By: Abigail Sun
Since the start of the 2018-2019 school year, Mills has hosted 3,486 assemblies.
Okay, so not really. But there has been a hefty amount already: the Mental Health Awareness assembly, sexual consent assembly, Challenge Success for freshman, sexual abuse awareness for seniors; you get the picture. Although these assemblies are educational and bring awareness to world-wide problems, especially relevant at Mills, the pure number of them is starting to become excessive. After 11 weeks at school, class periods have already been cut short 5 times. This is a concerning aspect of any assembly day, especially for teachers who fear essential class time is being cut.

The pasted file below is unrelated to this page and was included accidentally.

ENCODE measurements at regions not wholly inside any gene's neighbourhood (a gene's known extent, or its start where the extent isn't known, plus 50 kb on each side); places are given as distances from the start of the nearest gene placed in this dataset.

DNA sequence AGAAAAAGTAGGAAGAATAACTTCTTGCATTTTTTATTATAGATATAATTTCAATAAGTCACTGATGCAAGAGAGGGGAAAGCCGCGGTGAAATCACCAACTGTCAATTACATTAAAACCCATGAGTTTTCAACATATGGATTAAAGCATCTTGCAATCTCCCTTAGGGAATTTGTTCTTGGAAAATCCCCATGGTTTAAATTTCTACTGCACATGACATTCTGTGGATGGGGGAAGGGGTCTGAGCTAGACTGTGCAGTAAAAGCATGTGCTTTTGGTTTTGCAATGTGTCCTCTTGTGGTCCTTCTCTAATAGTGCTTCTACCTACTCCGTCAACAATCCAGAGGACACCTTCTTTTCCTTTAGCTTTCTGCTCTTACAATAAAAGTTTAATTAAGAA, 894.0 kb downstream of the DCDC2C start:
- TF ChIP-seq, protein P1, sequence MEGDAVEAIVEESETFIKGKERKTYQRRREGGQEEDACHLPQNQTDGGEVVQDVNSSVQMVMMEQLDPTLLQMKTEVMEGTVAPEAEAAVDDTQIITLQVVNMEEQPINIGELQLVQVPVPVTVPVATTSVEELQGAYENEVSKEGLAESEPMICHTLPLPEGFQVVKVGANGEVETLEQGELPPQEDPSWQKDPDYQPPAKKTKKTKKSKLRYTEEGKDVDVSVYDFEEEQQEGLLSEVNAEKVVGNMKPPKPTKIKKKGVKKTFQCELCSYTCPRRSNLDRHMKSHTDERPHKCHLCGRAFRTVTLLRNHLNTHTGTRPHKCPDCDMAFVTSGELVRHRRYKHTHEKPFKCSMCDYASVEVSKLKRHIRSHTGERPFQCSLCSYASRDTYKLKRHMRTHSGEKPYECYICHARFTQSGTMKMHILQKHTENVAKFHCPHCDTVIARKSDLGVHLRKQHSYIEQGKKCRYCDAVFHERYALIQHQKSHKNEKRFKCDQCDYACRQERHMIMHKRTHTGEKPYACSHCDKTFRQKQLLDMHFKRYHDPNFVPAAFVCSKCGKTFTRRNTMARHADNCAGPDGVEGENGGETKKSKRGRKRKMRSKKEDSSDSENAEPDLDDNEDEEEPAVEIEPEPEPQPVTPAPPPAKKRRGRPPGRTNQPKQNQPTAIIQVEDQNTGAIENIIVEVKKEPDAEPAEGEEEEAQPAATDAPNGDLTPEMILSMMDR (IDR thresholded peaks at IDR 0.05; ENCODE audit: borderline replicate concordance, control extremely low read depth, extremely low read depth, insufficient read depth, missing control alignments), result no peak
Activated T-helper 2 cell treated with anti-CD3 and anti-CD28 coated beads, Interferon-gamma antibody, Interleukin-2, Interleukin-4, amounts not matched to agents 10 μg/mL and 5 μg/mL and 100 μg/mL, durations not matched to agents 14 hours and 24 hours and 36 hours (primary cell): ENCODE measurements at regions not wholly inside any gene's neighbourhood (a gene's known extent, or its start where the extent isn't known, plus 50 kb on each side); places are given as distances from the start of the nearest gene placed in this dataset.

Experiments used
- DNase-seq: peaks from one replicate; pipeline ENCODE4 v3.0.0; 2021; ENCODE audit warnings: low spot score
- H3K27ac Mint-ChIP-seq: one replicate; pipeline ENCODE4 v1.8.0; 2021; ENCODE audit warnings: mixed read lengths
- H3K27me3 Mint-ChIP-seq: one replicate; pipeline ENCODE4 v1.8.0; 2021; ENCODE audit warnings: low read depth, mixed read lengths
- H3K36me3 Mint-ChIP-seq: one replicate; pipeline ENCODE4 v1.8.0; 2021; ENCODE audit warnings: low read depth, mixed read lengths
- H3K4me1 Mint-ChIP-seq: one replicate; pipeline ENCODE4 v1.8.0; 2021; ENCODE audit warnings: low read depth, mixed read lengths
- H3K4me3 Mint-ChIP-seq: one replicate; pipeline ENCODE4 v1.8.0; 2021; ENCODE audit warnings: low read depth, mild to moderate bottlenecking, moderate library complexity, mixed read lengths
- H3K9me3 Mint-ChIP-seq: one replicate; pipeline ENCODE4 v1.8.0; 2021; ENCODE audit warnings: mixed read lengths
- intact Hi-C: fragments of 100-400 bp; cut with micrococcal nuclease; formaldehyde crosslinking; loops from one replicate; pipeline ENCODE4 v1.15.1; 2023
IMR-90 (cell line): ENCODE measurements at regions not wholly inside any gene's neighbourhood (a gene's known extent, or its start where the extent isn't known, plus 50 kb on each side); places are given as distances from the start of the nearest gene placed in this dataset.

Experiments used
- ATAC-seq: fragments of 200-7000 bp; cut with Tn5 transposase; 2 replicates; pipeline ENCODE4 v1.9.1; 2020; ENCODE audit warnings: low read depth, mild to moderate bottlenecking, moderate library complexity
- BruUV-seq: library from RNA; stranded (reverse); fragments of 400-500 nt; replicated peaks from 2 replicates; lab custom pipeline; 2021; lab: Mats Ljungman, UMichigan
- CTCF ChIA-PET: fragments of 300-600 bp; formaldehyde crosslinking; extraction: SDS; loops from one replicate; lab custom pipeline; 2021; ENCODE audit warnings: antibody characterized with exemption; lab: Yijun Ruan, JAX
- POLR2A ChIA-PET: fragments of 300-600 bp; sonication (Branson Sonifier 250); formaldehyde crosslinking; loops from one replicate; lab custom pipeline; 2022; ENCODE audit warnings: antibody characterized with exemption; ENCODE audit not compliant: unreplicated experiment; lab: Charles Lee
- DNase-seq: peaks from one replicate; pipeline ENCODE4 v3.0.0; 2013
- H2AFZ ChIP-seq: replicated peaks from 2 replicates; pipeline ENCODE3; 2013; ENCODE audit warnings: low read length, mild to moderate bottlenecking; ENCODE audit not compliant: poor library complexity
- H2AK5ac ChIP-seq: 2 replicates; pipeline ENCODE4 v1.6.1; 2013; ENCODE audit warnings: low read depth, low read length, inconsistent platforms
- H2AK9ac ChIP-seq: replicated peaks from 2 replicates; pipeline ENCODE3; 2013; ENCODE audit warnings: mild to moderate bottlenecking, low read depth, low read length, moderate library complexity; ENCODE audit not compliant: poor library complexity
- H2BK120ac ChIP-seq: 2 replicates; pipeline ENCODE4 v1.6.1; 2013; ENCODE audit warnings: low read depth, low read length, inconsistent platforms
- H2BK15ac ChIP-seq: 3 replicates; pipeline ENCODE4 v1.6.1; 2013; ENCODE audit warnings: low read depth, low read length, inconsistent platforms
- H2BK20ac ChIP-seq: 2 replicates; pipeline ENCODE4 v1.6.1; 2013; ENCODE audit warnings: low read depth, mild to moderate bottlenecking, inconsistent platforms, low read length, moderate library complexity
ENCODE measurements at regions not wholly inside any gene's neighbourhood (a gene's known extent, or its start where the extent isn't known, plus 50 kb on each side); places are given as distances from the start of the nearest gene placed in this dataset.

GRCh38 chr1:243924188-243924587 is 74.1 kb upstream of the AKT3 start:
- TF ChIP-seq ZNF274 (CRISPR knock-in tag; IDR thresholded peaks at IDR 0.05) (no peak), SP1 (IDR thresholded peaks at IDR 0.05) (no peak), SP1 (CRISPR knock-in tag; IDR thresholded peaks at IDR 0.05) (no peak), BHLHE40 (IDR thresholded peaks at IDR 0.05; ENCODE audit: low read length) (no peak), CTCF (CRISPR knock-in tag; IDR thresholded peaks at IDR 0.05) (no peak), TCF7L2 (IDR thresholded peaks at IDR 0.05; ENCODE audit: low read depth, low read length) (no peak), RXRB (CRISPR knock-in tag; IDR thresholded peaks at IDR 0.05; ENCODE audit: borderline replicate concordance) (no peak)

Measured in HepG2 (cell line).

Of course, assemblies are still beneficial. They tackle real-world problems and students have a chance to look up from their glowing, 5 inch screens and engage in conversations about sensitive topics that are not talked enough, especially within peer groups. They raise the sensitivity meter in our students and allow peers to connect on a deeper, more personal level that is not usually reached in a relationship nowadays. Or, possibly this is what we have been led to believe: that the purpose behind these assemblies is to help us understand these problems and tackle them. But the question is, do students really walk away from these assemblies feeling like it had an effect on their life? 11th grader Michael Furon describes his take on how an assembly leaves him feeling afterwards. “I feel like I’ve already heard what they’ve talked about at these assemblies and they are a waste of in-class time.” 9th grader Ione Thompson, explained how “…most of the time [assemblies] don’t really affect me. I feel like they don’t really tell us how to solve the problems.” Some assemblies in particular stand out to certain people. For example the most recent one, the sexual consent assembly, got a lot of positive feedback from students. Nikki Won, a sophomore, recalls very strong feelings after hearing the statistics of rape and sexual assault. “I do think that I can walk away from an assembly feeling educated. The recent [sexual consent assembly] really had an impact on me. My mom always educated me on these things that are happening in the world, for example, rape, and how it’s not easy to come out and tell someone if it happens to me. When she told those stories about those girls, I felt scared and I wish I could do something to help them or take their pain away because no one should go through what they’ve experienced ever in their lives. ” In some cases, these assemblies hit close to home for a lot of students and staff. The sexual consent assembly raised awareness from young women and men alike. Some assemblies like these have a large impact on a student’s life, but others do not.